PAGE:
Military rulers silent on Suu Kyi’s detention deadline as donors gather in Myanmar
The Associated Press
Published: May 25, 2008
BANGKOK, Thailand: The deadline for pro-democracy leader Aung San Suu Kyi’s house arrest expires this week, but Myanmar’s military rulers remained silent about her fate Sunday as international donors pushed politics aside to help suffering cyclone victims.
The detention of Nobel Peace Prize laureate Suu Kyi has been at the center of friction between the secretive junta and many countries around the world, who have tirelessly campaigned for her release. She was last put under house arrest in May 2003, and the term has been renewed every year since.
But this year’s deadline comes at a critical point. Under Myanmar law, no one can be held longer than five years without being released or put on trial, said U.S. lawyer Jared Genser, hired by Suu Kyi’s family to push for her release.
It remained unclear what action, if any, the regime would take as the world focuses on the Southeast Asian country still reeling from Cyclone Nargis. The storm killed 78,000 people three weeks ago and left another 2.4 million people homeless and facing hunger and disease.
U.N. Secretary-General Ban Ki-moon and representatives from 50 nations met Sunday for a one-day fundraising conference in Myanmar’s biggest city, Yangon. The donors have agreed, at least for now, to focus on the humanitarian relief effort.
“We must think about people just now, not politics,” Ban told the conference.
The junta has made it nearly impossible for foreign aid agencies to get access to the Irrawaddy Delta — where the cyclone damage was worst — but the country’s ruling general promised Ban on Friday that those restrictions would be lifted. The government has estimated the economic damage at about US$11 billion (€7 billion).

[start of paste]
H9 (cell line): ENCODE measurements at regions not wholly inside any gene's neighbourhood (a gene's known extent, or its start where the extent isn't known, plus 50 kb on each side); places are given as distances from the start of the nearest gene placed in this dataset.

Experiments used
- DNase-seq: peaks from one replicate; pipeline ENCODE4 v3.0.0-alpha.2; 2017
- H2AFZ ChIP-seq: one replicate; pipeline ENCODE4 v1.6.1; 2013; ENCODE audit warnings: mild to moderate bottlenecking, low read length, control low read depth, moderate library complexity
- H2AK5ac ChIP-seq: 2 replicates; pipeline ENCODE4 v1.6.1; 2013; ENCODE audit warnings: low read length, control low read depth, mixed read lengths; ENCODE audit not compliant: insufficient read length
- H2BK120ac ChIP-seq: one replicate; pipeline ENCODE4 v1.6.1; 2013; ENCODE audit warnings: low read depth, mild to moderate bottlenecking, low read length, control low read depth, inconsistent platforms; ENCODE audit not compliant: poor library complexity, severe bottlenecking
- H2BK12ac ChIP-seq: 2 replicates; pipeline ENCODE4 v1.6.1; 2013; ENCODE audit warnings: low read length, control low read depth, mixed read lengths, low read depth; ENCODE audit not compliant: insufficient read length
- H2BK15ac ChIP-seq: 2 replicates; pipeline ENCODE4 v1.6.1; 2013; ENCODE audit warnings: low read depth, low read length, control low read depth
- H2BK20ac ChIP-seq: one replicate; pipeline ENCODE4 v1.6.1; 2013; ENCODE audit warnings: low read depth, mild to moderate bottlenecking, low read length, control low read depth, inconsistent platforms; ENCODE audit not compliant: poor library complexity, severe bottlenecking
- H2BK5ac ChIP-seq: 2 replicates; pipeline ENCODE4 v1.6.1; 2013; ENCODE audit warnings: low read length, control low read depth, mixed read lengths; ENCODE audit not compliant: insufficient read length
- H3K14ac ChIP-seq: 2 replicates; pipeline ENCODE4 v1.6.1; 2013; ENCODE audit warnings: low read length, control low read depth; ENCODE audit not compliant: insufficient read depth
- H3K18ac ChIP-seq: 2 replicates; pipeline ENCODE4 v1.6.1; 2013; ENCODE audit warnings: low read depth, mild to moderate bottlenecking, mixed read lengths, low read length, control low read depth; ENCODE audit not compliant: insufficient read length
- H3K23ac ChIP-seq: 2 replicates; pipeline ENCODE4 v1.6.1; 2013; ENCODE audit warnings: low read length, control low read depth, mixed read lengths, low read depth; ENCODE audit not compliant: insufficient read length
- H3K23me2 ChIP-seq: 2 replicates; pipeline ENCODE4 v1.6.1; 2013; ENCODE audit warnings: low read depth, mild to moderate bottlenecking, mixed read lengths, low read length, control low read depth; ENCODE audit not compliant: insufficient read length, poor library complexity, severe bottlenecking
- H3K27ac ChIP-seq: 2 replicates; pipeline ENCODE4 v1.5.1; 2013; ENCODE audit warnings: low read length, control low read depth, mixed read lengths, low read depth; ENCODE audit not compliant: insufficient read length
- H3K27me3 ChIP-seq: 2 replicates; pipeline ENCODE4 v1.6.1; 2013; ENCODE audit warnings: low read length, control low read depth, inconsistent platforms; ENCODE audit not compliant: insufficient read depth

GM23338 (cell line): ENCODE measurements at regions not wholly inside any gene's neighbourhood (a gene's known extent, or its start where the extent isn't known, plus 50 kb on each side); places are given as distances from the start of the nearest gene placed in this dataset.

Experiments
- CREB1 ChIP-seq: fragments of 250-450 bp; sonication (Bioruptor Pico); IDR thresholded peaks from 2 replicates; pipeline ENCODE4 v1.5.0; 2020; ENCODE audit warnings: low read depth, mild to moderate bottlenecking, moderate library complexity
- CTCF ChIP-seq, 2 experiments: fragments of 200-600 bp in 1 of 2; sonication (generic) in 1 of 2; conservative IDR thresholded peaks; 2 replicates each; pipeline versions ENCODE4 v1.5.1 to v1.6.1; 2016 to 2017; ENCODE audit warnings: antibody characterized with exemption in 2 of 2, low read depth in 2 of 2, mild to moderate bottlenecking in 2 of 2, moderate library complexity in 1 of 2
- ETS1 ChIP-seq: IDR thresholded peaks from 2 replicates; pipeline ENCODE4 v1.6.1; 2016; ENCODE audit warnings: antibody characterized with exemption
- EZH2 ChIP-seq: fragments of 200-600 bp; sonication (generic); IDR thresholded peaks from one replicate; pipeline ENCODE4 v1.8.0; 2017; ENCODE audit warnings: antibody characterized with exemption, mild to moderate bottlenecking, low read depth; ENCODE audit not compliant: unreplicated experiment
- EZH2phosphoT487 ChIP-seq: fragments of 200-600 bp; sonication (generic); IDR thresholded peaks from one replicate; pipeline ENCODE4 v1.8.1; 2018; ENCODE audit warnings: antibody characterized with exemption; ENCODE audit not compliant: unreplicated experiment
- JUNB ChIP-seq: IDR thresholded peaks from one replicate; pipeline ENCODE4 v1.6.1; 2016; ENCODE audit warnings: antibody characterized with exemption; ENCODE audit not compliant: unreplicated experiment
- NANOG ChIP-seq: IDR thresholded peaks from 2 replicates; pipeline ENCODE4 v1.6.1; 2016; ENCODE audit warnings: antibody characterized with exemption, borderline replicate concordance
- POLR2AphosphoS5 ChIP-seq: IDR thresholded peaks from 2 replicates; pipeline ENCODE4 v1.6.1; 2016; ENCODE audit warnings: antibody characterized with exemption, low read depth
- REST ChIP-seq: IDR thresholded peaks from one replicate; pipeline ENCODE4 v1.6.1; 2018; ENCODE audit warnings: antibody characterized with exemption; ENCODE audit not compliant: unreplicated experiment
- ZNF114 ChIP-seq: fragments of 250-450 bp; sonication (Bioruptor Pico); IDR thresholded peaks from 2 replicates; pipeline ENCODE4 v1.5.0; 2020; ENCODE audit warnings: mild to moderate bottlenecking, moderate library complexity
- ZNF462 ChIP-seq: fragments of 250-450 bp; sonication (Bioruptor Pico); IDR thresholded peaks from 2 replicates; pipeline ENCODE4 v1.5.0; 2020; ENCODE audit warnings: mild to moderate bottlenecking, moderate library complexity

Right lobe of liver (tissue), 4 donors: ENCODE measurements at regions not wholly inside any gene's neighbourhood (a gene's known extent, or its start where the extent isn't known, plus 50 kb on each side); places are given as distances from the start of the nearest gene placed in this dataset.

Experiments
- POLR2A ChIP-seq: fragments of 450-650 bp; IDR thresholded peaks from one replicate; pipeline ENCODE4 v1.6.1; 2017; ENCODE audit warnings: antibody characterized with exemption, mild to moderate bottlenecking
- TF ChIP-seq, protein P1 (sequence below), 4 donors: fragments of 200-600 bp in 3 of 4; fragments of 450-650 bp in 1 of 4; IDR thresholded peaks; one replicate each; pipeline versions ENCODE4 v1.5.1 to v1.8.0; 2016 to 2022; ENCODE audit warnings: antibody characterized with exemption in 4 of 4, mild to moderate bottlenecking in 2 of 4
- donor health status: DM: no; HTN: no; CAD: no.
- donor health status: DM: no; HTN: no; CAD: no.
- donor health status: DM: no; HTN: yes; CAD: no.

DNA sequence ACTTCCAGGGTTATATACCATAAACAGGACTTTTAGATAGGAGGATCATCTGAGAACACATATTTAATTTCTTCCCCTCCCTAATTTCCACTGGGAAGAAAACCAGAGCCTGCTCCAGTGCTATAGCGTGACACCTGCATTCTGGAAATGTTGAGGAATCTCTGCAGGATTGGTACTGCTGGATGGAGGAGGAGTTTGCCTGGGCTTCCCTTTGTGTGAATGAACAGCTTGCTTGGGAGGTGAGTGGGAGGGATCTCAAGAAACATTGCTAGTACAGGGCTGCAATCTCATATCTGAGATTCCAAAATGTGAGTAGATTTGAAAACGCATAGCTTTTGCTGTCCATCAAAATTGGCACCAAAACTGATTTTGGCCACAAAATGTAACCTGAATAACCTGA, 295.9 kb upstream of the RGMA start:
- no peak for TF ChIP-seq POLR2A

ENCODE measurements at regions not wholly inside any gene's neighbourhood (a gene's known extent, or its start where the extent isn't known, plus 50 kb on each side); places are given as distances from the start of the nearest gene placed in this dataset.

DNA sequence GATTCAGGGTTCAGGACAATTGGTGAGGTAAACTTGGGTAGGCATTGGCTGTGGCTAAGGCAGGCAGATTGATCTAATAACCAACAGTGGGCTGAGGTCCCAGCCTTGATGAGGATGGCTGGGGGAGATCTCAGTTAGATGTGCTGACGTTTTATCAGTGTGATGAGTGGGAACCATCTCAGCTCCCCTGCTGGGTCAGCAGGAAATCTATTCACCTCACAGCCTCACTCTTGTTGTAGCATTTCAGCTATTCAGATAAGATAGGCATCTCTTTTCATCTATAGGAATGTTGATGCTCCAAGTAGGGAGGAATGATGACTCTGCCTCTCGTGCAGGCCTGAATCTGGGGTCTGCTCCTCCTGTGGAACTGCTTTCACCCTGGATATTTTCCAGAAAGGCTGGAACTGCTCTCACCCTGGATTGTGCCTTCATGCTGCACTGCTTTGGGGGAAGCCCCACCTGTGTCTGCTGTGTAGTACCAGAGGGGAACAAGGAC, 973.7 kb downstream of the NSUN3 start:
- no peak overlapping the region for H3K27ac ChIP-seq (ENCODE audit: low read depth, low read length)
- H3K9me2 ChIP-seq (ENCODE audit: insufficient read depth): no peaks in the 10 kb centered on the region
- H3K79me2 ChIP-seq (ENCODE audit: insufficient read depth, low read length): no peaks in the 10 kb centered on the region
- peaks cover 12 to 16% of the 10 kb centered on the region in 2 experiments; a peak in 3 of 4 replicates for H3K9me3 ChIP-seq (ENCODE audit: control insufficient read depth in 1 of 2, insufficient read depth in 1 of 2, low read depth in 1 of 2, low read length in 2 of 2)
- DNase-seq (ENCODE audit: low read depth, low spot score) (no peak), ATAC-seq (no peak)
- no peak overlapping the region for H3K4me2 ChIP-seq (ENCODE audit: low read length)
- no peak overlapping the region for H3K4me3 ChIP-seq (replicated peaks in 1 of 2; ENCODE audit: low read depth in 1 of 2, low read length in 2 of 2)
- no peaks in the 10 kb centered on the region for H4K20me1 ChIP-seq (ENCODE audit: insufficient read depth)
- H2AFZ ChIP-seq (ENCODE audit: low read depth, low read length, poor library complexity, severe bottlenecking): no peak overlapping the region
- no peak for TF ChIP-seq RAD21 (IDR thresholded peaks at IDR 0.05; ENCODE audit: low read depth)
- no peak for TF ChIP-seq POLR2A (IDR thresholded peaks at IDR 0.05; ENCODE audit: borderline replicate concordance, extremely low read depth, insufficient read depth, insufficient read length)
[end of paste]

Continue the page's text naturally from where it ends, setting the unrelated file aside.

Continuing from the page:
“Their failure to abide by their own law by refusing to release (Suu Kyi) … is a clear slap in the face to Ban Ki-moon and the ASEAN diplomats and others coming into town,” Genser said, referring to the member countries of the Association of Southeast Asian Nations. “They are out of time to hold her under their own law.”
Genser, of U.S.-based Freedom Now, which represents pro-democracy dissidents in a number of countries, said Suu Kyi’s house arrest expired at midnight Saturday. But Nyan Win, spokesman for her opposition National League of Democracy party, said it would not officially be up until Monday, adding there had been “no sign at all” indicating what the government will do.
On Saturday, the government held the second phase of a referendum vote for a proposed military-backed constitution that had already won overwhelming support and is largely considered a sham by the international community. One provision would prohibit Suu Kyi from holding public office. The military refused to accept the results of a general election in 1990 won by her party.
Suu Kyi has lived under house arrest for about 12 of the past 18 years for leading an internationally hailed movement for democracy in Myanmar, which has been ruled by the military with an iron fist since 1962.